ICU stay had the second highest OR and of the three studies, two specified initial patients’ admission to the ICU while the third used ≥4 days in the ICU as the criterion for evaluation without specifying whether this included both patients with initial ICU admission and those transferred to the ICU from a lower-acuity unit. Presence of mechanical ventilation was defined irrespective of duration in three of the four studies and in the fourth was defined as ≥4 days on the ventilator. Regarding LOS, three studies with a total of 2,000 cases and 459,096 controls were available for evaluation, and revealed that for each additional day of hospitalization, VTE risk increased by 3%. A fourth study was excluded from these analyses as it only reported LOS as a dichotomous variable (specifically, <7 versus ≥7 days).2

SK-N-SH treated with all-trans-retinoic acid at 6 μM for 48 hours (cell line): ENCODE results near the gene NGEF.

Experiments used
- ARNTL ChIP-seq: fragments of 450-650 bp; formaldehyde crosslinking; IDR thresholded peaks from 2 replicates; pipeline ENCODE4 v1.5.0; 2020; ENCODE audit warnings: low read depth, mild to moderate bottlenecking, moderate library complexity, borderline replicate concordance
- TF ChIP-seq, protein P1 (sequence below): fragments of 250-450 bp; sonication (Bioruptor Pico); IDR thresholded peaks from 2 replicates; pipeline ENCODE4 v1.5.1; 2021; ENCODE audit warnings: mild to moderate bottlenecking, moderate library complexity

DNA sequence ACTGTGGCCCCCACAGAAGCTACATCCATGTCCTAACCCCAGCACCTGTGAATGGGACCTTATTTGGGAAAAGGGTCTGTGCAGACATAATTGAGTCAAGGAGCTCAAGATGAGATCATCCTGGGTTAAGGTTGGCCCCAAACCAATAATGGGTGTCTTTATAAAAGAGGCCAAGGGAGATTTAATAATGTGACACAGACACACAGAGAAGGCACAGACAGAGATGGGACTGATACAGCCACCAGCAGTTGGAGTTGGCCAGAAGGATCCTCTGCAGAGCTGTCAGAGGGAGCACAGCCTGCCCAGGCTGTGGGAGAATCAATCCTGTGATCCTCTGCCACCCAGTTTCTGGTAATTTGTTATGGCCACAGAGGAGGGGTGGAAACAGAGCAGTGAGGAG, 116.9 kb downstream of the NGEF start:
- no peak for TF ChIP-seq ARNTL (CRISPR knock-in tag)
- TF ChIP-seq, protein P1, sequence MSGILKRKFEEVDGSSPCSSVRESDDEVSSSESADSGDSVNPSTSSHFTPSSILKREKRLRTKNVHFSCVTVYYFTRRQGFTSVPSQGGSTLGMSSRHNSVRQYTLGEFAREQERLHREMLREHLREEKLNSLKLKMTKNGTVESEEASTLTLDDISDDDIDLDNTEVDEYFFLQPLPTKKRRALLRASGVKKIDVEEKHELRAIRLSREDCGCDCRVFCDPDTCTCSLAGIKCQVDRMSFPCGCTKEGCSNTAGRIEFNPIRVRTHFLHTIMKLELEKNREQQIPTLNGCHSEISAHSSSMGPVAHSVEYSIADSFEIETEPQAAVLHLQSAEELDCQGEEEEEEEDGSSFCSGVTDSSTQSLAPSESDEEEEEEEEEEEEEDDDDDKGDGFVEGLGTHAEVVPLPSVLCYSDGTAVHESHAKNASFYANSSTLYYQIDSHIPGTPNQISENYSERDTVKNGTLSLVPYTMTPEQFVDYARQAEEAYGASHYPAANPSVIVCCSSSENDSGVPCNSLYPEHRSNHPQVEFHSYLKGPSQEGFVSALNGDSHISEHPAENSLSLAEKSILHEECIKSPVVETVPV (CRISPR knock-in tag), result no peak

Obesity, thrombophilic conditions and systemic infection as putative risk factors were not evaluable by meta-analysis, due to a lack of at least three studies with OR for each individual thrombophilic condition. One retrospective case-control study evaluated obesity.19 This study involved 48 cases and 274 age- and gender-matched controls. Of note, this study explicitly reported their use of Center for Disease Control gender-specific charts relating body mass index and age and identified overweight children (85–95 percentile) and obese children (>95 percentile).20 They found an unadjusted OR of 2.1 (95% CI, 1.1–4.0) for VTE development in obese children but an OR of 0.7 (95% CI, 0.2–1.8) for overweight children. In addition, age was not found to be a risk factor in a meta-analysis. However, age, particularly adolescents and neonates, had been shown to be a risk factor in some individual case-control studies,182 and as noted below, adolescents and neonates were the most common age groups represented in non-case-control studies. Lastly, we could not conduct any quantitative analyses for publication bias in risk factors among case-control studies because of the paucity of studies available for each risk factor.